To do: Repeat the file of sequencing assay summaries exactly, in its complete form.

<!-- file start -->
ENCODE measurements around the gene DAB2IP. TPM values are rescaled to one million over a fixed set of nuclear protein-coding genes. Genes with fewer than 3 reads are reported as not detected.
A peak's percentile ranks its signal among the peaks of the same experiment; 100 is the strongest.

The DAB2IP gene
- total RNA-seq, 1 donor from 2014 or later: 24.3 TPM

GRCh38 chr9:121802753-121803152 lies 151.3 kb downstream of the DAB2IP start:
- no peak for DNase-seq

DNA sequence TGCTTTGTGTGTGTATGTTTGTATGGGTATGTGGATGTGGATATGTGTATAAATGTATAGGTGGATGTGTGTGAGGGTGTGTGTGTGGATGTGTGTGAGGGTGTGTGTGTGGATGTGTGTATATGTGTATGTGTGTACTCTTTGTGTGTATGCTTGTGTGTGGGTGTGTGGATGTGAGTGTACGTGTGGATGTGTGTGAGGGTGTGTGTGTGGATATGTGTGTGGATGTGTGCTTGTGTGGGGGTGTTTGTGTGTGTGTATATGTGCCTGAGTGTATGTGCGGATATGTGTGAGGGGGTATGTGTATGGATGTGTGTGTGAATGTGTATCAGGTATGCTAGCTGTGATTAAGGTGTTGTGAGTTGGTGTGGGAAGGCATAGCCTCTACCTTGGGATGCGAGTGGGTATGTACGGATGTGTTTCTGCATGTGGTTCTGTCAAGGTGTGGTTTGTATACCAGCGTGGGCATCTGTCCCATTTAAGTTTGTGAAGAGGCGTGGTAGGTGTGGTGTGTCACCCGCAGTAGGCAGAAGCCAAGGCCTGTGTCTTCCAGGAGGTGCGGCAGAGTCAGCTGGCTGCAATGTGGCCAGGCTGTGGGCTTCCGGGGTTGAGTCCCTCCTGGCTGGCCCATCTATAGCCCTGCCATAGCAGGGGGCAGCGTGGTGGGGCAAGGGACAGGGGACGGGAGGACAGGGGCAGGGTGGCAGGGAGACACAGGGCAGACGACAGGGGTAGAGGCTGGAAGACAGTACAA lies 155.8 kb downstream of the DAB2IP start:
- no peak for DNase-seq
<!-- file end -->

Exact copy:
ENCODE measurements around the gene DAB2IP. TPM values are rescaled to one million over a fixed set of nuclear protein-coding genes. Genes with fewer than 3 reads are reported as not detected.
A peak's percentile ranks its signal among the peaks of the same experiment; 100 is the strongest.

The DAB2IP gene
- total RNA-seq, 1 donor from 2014 or later: 24.3 TPM

GRCh38 chr9:121802753-121803152 lies 151.3 kb downstream of the DAB2IP start:
- no peak for DNase-seq

DNA sequence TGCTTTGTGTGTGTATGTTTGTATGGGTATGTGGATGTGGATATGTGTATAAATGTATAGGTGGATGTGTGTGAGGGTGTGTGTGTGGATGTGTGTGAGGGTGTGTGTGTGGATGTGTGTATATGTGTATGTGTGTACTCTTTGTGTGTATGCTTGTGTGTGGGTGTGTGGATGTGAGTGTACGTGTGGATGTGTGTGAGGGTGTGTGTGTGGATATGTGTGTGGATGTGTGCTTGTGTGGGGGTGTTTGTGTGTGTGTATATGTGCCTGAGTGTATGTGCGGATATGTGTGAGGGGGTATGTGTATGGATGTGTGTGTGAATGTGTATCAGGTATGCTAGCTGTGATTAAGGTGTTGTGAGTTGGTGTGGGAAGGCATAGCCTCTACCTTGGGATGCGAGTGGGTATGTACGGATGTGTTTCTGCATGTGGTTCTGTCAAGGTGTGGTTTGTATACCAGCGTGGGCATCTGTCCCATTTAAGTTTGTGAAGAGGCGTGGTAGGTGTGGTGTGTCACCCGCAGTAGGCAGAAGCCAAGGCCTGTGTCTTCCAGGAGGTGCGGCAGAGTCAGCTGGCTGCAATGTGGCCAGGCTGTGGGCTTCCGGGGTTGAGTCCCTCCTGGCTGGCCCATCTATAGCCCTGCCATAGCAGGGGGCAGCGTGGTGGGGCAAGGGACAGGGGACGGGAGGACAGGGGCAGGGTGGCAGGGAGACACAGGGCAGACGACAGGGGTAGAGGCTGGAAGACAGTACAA lies 155.8 kb downstream of the DAB2IP start:
- no peak for DNase-seq